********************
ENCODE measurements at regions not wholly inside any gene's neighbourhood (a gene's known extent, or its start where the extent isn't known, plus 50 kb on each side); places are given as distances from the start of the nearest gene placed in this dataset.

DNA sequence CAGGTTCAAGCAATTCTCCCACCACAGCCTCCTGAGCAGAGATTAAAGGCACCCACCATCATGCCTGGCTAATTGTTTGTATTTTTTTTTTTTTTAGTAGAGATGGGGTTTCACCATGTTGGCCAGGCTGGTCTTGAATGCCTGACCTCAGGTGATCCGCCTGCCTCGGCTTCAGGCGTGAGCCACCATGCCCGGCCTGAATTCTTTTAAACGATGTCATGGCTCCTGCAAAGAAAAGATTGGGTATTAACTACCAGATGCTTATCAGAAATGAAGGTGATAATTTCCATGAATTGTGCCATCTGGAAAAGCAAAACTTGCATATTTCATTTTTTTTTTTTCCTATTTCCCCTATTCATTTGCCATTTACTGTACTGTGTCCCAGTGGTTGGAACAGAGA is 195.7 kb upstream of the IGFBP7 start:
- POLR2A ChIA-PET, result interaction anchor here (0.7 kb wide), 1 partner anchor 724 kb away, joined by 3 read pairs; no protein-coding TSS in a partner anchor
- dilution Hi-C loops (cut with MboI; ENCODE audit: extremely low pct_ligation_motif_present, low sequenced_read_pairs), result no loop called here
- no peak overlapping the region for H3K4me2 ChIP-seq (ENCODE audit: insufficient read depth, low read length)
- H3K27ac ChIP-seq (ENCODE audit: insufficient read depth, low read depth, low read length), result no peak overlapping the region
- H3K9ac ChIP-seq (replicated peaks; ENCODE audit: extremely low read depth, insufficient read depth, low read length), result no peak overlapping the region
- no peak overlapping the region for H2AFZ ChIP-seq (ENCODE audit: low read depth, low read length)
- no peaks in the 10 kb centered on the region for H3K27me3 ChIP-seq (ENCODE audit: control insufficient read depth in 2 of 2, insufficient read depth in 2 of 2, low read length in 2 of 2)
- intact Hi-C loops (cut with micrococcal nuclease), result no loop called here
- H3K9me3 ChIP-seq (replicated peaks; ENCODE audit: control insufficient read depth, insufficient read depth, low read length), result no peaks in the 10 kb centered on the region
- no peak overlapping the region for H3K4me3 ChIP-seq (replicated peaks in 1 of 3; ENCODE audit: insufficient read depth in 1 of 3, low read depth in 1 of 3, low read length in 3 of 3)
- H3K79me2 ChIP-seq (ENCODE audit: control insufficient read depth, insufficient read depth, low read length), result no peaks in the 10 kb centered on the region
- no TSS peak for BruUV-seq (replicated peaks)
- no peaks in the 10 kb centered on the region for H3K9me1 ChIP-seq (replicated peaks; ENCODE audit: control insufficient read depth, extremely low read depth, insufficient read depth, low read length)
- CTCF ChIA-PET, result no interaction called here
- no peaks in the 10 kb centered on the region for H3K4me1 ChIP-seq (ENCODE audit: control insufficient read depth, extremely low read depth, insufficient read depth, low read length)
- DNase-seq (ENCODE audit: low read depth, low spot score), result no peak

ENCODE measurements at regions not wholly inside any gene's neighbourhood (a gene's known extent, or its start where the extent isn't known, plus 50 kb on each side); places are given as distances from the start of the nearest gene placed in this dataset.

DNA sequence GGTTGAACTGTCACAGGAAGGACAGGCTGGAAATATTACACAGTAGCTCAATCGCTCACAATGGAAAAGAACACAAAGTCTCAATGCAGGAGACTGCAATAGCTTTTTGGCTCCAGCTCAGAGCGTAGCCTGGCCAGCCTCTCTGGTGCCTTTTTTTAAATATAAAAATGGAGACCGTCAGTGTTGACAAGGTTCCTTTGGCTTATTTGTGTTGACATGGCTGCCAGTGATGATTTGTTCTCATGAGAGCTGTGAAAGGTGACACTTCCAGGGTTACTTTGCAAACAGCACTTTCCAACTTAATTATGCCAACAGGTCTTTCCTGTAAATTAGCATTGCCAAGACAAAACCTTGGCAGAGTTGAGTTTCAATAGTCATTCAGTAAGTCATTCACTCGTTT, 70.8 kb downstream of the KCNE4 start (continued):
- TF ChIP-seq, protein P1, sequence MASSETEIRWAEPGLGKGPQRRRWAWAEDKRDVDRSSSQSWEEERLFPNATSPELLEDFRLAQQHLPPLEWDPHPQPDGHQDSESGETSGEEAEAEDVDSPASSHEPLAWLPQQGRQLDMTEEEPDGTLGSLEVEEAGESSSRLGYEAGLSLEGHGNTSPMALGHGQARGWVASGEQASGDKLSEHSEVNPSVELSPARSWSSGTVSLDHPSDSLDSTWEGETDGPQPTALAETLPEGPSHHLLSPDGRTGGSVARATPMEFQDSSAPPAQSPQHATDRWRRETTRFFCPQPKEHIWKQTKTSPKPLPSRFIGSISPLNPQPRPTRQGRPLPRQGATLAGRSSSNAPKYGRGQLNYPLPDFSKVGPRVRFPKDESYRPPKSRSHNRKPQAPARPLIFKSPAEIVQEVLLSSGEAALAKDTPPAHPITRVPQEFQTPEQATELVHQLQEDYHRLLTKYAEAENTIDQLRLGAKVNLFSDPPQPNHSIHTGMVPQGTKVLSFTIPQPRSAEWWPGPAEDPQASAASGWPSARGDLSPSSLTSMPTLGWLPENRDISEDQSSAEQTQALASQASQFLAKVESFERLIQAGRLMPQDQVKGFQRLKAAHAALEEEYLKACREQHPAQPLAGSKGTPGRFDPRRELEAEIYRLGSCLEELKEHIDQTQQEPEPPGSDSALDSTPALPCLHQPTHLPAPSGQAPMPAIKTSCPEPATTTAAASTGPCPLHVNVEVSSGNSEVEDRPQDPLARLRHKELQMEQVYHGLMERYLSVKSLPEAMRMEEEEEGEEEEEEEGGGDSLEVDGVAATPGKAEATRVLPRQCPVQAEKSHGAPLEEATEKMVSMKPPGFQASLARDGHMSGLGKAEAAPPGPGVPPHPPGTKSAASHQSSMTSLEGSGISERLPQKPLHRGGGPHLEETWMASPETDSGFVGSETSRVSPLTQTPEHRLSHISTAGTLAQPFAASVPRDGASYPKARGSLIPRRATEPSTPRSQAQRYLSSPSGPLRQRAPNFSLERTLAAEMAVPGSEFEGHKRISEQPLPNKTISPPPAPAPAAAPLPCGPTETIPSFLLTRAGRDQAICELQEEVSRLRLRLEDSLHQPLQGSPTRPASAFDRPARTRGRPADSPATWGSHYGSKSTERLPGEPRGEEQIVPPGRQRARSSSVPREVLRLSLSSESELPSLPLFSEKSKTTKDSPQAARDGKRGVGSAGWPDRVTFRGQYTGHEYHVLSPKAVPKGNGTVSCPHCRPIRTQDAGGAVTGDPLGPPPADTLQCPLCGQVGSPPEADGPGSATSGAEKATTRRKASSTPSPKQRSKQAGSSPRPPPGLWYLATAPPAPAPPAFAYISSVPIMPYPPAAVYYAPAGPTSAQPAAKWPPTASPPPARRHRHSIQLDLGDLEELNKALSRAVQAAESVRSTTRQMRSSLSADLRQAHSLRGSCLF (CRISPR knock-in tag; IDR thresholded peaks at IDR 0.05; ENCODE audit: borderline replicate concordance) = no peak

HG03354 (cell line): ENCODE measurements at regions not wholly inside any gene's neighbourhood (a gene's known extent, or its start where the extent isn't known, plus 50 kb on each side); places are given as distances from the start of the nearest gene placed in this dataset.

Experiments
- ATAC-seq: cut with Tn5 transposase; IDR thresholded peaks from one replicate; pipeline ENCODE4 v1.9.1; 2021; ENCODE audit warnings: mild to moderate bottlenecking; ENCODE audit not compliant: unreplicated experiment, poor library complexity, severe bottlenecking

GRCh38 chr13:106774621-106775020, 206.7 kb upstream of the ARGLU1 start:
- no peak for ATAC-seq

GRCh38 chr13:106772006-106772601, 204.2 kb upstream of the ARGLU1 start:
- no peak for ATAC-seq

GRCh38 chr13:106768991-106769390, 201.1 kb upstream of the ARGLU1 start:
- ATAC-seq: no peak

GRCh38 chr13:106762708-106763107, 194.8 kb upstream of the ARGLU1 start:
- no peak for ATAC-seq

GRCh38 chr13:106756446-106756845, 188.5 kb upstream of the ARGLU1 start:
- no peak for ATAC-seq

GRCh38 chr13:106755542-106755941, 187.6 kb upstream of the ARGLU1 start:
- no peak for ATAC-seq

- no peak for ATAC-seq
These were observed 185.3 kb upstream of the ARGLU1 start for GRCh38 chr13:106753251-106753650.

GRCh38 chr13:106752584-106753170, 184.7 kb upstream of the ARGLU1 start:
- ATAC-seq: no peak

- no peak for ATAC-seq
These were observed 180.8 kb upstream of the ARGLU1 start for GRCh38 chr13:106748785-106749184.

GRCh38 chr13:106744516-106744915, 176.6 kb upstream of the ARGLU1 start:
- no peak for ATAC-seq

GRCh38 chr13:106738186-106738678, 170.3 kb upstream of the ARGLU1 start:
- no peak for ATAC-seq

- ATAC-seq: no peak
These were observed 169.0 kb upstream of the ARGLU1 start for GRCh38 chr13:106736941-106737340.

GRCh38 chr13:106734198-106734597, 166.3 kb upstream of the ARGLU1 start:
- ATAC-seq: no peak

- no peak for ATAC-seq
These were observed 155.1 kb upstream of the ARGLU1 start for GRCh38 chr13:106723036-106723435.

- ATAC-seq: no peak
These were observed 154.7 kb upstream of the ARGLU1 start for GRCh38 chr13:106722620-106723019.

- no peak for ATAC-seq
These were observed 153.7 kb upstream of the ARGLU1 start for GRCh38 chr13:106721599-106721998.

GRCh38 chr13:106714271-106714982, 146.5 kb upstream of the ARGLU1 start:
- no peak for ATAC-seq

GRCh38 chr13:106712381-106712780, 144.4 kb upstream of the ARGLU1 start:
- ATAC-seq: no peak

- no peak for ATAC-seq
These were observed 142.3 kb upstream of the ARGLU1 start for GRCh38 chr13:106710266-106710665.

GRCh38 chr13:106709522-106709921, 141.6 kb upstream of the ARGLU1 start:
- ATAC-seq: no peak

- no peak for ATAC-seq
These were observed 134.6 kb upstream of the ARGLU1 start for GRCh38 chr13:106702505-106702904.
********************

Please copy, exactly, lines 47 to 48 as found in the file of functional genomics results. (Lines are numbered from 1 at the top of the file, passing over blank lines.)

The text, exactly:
- ATAC-seq: no peak
These were observed 169.0 kb upstream of the ARGLU1 start for GRCh38 chr13:106736941-106737340.